Huawei’s European executives have been promoting content published on more than a dozen fabricated news websites in Belgium, the Netherlands, Ireland, Luxembourg and Portugal, new research showed on Wednesday.
Belgian magazine Knack reported on a string of fake news websites across the bloc that published pieces in support of the Chinese tech giant, which is facing pushback from European lawmakers and concerns from security authorities over risks associated with its dominant role in providing telecoms equipment to European operators.
Disinformation researchers found 16 websites that seem to be operated by the same people, and were registered at the same time in December, often sharing the same or similar articles written by Huawei executives, Knack reported. Several websites also plagiarized articles from local media in Europe and even from European Union agencies to fill the same websites.
The network of websites follows earlier revelations by disinformation research firm Graphika about the existence of a parallel network of fake social media accounts and doctored online identities that spread content aimed at convincing policymakers that Western markets should stay open to Huawei.
“What these latest revelations from Knack appear to show is that Huawei has been engaged in a widespread online campaign of deception to bolster its campaign for inclusion in the building of European 5G networks,” said Michiel van Hulten, head of Transparency International’s Brussels office.
Van Hulten called it an “astroturfing campaign,” a term used to describe the use of front organizations and fake identities to mask who is behind a lobby campaign. He said it “only seems to prove [security services’] point: Huawei can’t be trusted.”
A Huawei spokesperson said “we’re following the report [in Knack]. We’ll study this carefully. There is already an investigation happening as we speak.”
The spokesperson added “Huawei is a big company with 190,000 employees in 180 countries. This is clearly a complex company.”
A history of fake networks
Starting in December, dubious ads by top Huawei executives alerted telecom policy watchers in Belgium.
Around Christmas, a series of promoted tweets by a Huawei executive criticized new 5G security policies across Europe, notably in Belgium. The tweets promoted articles that floated unsubstantiated claims of corruption in Belgian public procurement and slamming the country for “excluding certain 5G equipment suppliers … as a move to please the United States.”
They appeared on the website dwire.eu, which contained a number of fake articles to prop up the website’s archives. A lot of the content was written by what appeared to be fake profiles. The website also listed a fake address.
After catching the eye of the researchers, dwire.eu was cleaned up by its operators, who deleted many articles dated before December 2020. The articles that were promoted in December were attributed to new authors.
In February, disinformation researcher Elise Thomas found that dwire.eu shared a Google Adsense account with 11 other websites. The website domains were registered on the same day, December 21, according to Thomas. Many carried auto-translated content on the topics of 5G and Huawei.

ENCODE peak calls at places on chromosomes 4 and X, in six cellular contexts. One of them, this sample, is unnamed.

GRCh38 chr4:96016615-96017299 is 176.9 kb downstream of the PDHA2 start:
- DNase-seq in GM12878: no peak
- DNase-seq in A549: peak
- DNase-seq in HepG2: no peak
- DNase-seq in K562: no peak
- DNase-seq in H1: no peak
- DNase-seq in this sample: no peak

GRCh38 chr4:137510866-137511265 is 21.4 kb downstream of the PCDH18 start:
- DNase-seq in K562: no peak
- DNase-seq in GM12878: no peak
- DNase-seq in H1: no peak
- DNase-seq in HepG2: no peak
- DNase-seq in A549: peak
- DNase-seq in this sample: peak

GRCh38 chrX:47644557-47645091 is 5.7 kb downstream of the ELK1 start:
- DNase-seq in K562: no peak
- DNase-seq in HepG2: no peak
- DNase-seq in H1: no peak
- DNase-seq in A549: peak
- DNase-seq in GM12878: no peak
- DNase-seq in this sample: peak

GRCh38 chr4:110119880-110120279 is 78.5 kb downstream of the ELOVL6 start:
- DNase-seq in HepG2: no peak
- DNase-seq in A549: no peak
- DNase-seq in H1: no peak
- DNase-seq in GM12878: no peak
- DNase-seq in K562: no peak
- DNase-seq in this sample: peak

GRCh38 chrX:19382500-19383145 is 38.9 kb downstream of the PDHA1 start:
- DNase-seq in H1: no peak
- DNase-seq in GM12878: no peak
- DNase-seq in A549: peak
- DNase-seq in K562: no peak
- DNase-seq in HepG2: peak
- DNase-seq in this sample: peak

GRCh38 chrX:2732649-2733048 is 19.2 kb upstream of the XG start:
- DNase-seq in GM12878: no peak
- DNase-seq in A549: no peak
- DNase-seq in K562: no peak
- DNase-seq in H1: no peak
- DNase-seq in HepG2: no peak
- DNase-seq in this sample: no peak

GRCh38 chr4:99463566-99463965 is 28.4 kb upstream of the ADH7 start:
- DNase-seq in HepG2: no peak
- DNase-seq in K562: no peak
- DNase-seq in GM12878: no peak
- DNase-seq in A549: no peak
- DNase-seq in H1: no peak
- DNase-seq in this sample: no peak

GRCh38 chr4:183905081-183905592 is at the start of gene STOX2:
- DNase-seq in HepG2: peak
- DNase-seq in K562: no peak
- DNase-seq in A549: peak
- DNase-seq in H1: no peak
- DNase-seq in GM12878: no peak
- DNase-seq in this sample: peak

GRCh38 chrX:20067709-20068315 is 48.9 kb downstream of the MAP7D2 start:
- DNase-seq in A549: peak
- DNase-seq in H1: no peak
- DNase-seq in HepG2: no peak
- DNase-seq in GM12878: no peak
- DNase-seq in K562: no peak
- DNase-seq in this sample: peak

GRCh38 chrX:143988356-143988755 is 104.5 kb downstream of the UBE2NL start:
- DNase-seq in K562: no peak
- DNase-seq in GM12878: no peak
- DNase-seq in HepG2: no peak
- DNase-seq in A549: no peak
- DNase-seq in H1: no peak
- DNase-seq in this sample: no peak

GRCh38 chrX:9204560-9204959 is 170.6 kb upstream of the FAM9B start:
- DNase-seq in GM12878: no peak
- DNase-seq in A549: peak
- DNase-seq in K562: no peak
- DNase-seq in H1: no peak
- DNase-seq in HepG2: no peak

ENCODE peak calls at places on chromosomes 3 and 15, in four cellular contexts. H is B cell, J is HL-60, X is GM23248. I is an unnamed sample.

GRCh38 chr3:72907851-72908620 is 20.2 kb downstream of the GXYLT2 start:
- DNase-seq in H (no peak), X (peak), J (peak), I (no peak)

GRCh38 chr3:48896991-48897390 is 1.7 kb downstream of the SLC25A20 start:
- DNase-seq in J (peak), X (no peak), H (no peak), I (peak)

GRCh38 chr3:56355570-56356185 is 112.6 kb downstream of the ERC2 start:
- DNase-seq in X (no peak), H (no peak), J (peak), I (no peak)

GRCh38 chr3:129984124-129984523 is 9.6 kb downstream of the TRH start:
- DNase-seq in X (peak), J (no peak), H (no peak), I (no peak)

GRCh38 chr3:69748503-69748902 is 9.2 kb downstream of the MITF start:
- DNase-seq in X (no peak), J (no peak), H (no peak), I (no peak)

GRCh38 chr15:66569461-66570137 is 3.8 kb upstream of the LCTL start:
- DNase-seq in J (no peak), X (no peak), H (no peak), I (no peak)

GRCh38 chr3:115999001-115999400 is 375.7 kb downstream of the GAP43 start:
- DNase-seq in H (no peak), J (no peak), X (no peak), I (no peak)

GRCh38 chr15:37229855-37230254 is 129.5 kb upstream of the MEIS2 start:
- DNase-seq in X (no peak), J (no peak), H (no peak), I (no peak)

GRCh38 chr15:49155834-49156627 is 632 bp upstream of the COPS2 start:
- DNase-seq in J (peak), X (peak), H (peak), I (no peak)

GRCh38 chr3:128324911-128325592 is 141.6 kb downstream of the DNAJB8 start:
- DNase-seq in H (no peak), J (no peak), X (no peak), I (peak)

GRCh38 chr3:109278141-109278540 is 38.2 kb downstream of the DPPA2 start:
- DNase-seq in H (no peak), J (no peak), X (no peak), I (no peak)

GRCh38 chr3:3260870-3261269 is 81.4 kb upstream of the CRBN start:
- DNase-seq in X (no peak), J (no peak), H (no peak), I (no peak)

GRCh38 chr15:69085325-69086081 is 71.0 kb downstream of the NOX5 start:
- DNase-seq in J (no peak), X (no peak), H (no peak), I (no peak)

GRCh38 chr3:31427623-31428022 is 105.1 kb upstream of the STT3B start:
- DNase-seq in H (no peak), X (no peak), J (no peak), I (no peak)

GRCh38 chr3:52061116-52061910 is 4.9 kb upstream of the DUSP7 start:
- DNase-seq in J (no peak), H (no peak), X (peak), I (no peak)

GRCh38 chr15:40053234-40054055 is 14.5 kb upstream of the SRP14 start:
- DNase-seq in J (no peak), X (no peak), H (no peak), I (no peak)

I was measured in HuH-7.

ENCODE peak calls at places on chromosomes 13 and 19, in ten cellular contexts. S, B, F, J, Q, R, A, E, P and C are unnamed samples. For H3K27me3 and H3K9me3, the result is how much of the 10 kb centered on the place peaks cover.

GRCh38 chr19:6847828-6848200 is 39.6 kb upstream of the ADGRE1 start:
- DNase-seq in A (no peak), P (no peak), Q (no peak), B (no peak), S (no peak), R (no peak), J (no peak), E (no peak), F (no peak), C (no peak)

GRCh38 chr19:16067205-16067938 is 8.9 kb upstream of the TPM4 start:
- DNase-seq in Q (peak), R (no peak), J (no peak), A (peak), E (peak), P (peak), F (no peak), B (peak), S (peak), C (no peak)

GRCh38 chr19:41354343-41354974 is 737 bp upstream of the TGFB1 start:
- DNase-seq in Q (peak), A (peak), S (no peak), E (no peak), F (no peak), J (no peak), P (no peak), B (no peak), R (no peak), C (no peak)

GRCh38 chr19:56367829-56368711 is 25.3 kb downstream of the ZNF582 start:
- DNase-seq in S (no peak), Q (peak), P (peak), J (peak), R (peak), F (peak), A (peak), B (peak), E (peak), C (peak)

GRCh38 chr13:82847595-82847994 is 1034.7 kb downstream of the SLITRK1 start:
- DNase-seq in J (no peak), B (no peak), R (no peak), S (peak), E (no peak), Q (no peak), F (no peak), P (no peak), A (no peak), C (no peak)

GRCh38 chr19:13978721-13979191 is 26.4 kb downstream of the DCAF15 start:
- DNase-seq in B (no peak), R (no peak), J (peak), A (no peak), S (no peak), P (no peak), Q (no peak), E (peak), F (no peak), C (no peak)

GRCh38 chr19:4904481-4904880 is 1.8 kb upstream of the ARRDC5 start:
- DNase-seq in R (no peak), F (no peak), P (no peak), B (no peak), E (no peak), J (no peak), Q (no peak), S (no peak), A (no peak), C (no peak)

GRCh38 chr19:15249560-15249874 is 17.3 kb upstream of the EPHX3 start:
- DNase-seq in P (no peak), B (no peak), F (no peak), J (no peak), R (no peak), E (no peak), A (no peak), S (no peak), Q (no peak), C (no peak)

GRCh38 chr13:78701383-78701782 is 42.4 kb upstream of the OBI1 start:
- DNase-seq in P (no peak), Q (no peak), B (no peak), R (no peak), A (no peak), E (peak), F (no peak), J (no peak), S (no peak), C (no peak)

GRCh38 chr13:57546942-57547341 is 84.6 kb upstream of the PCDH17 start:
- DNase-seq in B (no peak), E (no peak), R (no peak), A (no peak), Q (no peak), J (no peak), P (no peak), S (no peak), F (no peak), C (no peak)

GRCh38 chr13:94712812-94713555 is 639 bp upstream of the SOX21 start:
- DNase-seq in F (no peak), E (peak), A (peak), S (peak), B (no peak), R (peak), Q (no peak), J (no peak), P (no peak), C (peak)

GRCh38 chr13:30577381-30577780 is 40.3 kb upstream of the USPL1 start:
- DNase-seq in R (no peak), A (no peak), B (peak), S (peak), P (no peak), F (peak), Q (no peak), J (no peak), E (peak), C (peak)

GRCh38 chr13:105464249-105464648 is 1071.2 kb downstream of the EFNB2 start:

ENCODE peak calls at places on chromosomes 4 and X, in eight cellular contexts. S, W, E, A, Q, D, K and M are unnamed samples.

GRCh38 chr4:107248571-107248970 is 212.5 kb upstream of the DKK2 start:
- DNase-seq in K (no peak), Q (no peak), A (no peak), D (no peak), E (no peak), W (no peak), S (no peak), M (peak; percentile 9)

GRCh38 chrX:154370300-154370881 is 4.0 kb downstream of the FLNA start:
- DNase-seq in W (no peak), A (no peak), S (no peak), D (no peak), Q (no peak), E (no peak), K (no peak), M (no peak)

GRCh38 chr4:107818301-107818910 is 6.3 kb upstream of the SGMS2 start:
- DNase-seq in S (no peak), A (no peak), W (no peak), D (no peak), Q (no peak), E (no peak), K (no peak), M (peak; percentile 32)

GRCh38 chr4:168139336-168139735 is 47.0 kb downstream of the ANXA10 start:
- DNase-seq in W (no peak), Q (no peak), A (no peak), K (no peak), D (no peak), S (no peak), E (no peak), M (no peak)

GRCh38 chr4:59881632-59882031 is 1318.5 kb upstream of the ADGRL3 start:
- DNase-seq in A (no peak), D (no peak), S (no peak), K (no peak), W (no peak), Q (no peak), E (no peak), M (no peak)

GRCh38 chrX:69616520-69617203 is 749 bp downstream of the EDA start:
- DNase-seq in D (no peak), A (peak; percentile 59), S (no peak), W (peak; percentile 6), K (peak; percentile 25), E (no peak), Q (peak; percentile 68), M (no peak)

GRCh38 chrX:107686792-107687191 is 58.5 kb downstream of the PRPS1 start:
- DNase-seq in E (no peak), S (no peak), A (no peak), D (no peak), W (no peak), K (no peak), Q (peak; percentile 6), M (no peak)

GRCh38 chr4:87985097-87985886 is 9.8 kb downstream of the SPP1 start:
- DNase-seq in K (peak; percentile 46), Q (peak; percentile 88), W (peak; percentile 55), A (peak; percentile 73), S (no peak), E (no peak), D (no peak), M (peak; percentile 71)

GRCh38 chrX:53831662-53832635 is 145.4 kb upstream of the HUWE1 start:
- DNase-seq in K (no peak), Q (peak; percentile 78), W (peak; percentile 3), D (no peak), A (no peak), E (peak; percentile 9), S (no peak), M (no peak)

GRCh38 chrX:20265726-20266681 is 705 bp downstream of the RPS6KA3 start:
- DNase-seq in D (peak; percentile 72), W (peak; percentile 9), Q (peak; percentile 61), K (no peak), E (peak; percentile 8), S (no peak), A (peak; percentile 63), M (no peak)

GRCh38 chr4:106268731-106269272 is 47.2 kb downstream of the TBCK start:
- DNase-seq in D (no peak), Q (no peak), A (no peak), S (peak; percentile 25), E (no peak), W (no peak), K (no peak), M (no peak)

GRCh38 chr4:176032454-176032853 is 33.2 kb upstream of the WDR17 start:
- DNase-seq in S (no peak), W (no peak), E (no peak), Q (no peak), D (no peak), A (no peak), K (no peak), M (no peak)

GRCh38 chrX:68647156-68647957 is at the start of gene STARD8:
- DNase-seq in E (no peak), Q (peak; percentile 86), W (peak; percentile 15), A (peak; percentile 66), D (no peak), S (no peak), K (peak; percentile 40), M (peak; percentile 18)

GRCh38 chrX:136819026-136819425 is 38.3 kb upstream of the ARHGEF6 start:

Knack found a handful of other websites hosting the same opinion pieces written by Huawei officials next to a bunch of fake or plagiarized news articles, including on the website of an “organization” called Green For Europe, at greenforeu.com. The website listed a fake address as its headquarters and plagiarized a mission statement by an unrelated NGO. It also plagiarized an article that appeared on the European Environment Agency website in 2015.
All the websites hosted opinion articles by Huawei executives, and were actively shared by other executives working for the Chinese tech giant. The company’s official accounts also regularly tweeted out links to the opinion articles.
Other elements also suggest a link between the telecoms giant and the websites: A recently-deleted Facebook page linked to dwire.eu was named “Huawei Advisor” and was linked to a related website with the same name. When contacted by Knack, an administrator of the web domain said an official in Huawei’s Brussels office near the EU institutions provided some content for the websites.
Asked if the company or its employees were involved in running the websites, Huawei’s press office declined to comment.
A number of pages have been deleted or changed from the websites in past weeks.
Huawei has actively promoted its views on a number of legitimate news websites across Europe too. (POLITICO Europe has published promoted content written by Huawei officials in the past.) POLITICO reported earlier that the company has a budget for advertising and media buys that puts it in the highest rank of corporate spenders globally.
Paying news websites to publish articles that promote a corporate view is a widespread practice. The list of websites reported Wednesday differs from this practice in the sense that they are almost entirely made up of false, misleading or plagiarized content and other elements to give them the appearance of legitimate news websites.
Mark Scott contributed reporting.
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